What the tabernacle should look like is not left to the imagination of Moses. The LORD shows him the model and he must make it like that. Thus Ezekiel sees in a vision the form and stature of the new temple which he is to present to Israel: “So that they may observe its whole design and all its statutes and do them” (Eze 43:11; cf. 1Chr 28:19).

The Ark

God begins with a description of the center of the tabernacle: the ark. It is most hidden from man, but most precious to God. There He dwells. The ark with the mercy seat on it represent:
1. the truth concerning the Person of the Lord Jesus: He is God (pure gold) and Man (wood) in one Person;
2. the truth of the work of the Lord Jesus, of which the mercy seat speaks (Exo 25:17).

The testimony, the law, must be placed in the ark. This represents the Lord Jesus saying: “Your Law is within my heart” (Psa 40:8). His desire is to do God’s will. In everything His obedience to God is expressed.

The ark must be carried by the Levites. The care for the ark is entrusted to people who have been appointed by God. In our time it means all believers. A special class doesn’t exist in the New Testament church.

The Mercy Seat

The mercy seat covers the ark in which the law is. The law condemns man. On the mercy seat are two cherubs who form a whole with the mercy seat. Cherubs watch over the holiness of God and are the executioners of His judgment (Gen 3:24). Therefore blood is sprinkled on the mercy seat. The blood says, as it were, that God’s holy and just demands have been met. Judgment has been exercised, but it has been exercised over an innocent sacrifice, so that the guilty may receive forgiveness and go unpunished.

God’s Place of Meeting

God is enthroned above the cherubs (Psa 80:1c; Psa 99:1b; Isa 37:16). It should not surprise us that this is the place where God will and can come together with the people. God has found His full pleasure in His Son and in the work He has accomplished. The Man Christ Jesus is the “mediator … between God and men” (1Tim 2:5). “God displayed” Him “as a propitiation” (Rom 3:25), that is the mercy seat.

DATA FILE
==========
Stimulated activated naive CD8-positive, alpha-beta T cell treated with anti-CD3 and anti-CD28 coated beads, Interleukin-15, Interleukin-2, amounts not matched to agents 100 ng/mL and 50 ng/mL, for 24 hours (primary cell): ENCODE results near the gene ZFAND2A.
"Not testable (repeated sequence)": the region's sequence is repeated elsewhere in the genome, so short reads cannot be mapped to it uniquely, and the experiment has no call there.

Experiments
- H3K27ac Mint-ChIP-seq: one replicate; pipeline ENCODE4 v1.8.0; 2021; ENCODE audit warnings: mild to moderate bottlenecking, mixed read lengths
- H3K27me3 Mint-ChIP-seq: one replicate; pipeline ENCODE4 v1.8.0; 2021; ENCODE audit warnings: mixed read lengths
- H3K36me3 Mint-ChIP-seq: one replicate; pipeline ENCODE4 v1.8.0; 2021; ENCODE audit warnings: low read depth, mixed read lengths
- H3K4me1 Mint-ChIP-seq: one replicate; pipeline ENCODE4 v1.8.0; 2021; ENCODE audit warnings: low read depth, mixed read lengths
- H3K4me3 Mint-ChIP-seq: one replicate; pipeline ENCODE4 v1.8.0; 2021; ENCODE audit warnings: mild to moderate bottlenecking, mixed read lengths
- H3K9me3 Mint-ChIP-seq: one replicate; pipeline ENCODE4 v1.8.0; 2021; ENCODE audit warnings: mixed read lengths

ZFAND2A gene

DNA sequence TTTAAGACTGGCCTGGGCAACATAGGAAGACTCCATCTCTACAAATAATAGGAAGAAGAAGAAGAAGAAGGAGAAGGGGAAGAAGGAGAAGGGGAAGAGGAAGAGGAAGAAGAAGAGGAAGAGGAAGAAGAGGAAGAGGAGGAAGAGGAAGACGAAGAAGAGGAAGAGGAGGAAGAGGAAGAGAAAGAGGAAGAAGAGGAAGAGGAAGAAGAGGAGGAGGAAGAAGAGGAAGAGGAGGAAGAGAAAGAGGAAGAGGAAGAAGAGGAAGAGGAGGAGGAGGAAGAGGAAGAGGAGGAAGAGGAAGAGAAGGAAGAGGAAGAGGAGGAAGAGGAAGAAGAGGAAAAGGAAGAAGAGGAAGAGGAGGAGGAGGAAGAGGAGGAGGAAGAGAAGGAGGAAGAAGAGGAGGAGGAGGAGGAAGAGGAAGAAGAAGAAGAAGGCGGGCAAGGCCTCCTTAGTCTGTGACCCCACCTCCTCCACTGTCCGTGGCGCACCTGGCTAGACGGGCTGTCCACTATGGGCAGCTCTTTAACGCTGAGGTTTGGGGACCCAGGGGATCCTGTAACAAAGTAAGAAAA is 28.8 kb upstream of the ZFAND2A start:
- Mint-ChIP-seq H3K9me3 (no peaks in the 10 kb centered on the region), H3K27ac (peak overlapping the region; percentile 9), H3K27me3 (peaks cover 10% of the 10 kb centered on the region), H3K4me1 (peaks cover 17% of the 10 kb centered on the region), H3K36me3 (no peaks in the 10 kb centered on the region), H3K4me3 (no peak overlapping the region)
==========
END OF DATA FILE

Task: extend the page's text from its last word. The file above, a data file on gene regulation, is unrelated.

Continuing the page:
God wants to meet with His children, the church, where the Lord Jesus is the center point and where His work is considered. There He also wants to make known His will for the way He wants His people to go. Although the church no longer acts as a whole, God does indicate in His Word how He wants His church to conduct when they assemble (1Cor 14:26). Thus Paul also writes rules of conduct to Timothy, so that we as members of His church know how to conduct ourselves daily in practice “in the household of God, which is the church of the living God, the pillar and support of the truth” (1Tim 3:15).

The Table With the Bread of the Presence

The ark stands in the holy of holies, the table stands in the holy place. The priestly service takes place in the holy place. The table is also a picture of the Lord Jesus. The twelve loaves of bread on it represent the people of God – the twelve tribes. The table with the bread of the Presence on it gives the picture that the people of God are presented to God by the Lord Jesus as food for Him. God rejoices when He sees His people in this way connected to His Son.